This painting depicts the front of the artist's house in Giverny seen from the garden. Of the house, in the background, we can see the dark slate roof (which the light tinges in violet), the dark gaps of the first floor windows, and an opening (door or window) on the ground floor. Two large rose trees in bloom frame the composition: the one on the left, represented in the foreground, is cut by the edge of the painting; that on the right, a little further behind, can be seen almost in its totality. The rose trees and the house cover most of the pictorial plane; the rest is taken up by the sky and a clump of blue lilies (with the flowers already withered), in the foreground.
From 1913 and until his death, in 1926, Monet was busy mainly with the large decorative series of the Water Lilies. All the other works executed in those years are views of his garden. These are paintings with a conventional format, executed mainly outdoors, which can be divided into several groups according to their subject; the largest is devoted to the so called "Japanese bridge". Very few of them are signed and dated; therefore they can only be given an approximate date based on circumstantial information. The series to which this painting belongs is formed by six pictures (W 1953-1958). In accordance with information provided by people who had visited Monet's studio, Wildenstein dates them in the summer of 1925.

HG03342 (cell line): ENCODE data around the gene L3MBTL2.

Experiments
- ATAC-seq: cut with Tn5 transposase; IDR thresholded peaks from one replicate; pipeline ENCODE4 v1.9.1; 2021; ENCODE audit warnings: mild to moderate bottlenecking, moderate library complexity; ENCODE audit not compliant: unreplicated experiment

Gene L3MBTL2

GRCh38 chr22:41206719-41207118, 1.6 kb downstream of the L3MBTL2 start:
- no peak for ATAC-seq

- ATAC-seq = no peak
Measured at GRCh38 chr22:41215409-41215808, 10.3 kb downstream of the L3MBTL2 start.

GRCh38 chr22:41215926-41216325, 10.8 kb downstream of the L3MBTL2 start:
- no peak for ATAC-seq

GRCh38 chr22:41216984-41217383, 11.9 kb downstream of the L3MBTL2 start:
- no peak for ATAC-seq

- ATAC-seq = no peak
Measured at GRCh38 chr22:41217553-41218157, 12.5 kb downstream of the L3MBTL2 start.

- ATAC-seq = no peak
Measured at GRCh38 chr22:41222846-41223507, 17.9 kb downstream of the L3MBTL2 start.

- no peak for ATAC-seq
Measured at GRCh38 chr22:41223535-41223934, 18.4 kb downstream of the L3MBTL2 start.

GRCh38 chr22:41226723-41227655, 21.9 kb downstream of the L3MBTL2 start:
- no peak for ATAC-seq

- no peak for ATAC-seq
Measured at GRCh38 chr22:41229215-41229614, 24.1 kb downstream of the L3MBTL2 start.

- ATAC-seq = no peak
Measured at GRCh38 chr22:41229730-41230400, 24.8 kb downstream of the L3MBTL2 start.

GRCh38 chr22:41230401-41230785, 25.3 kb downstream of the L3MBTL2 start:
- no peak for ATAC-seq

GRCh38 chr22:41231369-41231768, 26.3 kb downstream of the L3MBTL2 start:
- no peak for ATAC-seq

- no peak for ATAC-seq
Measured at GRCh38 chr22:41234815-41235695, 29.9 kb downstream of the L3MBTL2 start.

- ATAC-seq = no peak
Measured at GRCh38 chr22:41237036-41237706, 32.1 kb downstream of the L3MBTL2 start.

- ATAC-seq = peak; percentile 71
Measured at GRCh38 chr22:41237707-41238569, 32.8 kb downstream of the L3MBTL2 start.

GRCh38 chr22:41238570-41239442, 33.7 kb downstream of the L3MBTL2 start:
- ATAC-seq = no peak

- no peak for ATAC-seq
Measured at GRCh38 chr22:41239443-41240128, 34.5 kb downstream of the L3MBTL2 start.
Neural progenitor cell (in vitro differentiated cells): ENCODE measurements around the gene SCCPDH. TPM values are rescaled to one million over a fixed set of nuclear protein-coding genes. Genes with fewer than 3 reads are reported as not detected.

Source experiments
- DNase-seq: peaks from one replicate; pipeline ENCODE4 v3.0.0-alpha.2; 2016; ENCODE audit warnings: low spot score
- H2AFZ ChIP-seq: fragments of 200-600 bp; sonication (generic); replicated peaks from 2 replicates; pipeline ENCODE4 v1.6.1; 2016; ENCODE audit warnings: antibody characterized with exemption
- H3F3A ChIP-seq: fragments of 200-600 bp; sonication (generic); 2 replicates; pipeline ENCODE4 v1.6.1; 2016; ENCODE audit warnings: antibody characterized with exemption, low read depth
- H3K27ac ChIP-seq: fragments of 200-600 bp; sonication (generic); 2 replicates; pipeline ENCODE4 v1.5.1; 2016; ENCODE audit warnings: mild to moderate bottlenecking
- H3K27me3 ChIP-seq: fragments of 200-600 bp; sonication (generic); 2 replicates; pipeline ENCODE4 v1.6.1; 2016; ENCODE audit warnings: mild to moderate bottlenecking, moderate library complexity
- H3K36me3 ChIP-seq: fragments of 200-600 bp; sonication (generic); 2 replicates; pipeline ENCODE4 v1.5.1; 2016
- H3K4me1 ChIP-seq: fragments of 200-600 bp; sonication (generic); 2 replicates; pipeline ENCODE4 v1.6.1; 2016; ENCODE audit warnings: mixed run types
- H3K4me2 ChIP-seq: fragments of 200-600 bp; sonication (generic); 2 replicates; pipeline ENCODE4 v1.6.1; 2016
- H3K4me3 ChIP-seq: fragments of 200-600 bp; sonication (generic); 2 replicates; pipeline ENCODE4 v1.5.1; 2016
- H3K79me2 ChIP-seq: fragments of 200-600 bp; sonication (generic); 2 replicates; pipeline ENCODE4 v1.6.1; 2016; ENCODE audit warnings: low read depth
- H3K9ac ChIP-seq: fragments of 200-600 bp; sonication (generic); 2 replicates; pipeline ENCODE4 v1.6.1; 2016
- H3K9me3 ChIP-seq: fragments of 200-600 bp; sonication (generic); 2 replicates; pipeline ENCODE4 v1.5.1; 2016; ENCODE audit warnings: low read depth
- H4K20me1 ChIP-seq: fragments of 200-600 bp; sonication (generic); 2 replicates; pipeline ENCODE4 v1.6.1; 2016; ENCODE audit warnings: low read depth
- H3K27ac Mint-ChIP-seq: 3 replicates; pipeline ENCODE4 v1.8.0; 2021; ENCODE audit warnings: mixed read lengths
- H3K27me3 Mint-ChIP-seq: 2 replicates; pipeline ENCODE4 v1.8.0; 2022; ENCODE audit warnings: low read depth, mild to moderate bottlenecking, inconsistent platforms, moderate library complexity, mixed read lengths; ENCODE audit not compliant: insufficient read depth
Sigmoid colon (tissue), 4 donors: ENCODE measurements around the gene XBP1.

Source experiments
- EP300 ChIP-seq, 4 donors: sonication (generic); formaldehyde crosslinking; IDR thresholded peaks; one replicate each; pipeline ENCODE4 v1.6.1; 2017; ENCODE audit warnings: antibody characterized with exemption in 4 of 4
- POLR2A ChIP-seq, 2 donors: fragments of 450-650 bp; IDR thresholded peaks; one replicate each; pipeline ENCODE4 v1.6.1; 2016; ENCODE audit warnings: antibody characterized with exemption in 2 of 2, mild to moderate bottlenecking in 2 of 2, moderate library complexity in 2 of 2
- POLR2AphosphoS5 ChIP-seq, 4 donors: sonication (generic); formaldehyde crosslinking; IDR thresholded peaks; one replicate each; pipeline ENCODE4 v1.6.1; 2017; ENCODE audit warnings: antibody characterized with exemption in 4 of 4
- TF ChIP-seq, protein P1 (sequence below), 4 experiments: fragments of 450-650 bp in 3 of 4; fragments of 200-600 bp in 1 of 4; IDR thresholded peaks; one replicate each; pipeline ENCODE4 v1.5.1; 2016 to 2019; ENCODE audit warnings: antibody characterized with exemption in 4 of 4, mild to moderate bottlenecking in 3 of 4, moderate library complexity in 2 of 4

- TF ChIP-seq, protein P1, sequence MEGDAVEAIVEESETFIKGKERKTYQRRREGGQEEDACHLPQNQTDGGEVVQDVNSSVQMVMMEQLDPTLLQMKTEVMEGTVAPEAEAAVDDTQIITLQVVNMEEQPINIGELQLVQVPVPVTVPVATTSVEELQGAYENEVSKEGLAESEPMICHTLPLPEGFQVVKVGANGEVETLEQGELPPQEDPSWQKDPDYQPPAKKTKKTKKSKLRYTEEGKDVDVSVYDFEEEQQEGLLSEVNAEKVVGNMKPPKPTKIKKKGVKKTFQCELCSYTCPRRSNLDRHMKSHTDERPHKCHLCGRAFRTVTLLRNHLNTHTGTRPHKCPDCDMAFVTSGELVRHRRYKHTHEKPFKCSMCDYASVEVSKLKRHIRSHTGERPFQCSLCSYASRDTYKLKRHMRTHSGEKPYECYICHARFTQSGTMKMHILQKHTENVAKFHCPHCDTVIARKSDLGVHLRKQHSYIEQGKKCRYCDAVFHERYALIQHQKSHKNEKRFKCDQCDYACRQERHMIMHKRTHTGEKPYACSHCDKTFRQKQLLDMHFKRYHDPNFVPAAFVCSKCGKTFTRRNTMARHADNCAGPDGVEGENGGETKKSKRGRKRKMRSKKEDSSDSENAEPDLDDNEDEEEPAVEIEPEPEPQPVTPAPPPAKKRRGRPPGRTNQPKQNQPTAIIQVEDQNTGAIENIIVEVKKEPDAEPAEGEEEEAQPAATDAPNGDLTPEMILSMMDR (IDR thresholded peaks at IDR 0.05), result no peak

Monet, who had been suffering from cataracts since 1912, was eventually operated on in 1923. As a consequence of the operation, he suffered from alterations in his perception of colour and had to undergo a series of corrective treatments with no positive effect until the spring of 1925. Then he began to work intensely. In a letter to his friend André Barbier, dated in July, Monet excuses himself for not being able to receive him as "I must be free at 10 in the morning to go back to work. This is for me an unsurpassable joy. Since your last visit my sight is a lot better. I work as never before and I am very satisfied with what I am doing. If my lenses were even better, I could only wish to live until I am one hundred years old."
Unlike the garden views painted in previous years (some of which tend to monochromy), those executed in the summer of 1925 show a more varied palette and brushstrokes in the shape of short commas. The painting we are analysing is one of its best examples. The series of six paintings (three horizontal, two vertical and one square) in which the house is seen from the front is characterised by a more meticulous finish yet, at the same time, the colours breathe more freely. The frontal view tends to reinforce the play-stronger in the two works with a vertical format-of the compositional symmetry and this in turn, as ocurrs in the landscapes painted by Jawlensky in the 1910s, produces the effect of a hieratic attitude that reinforces Monet's closeness to the new abstract painting of the 20th century.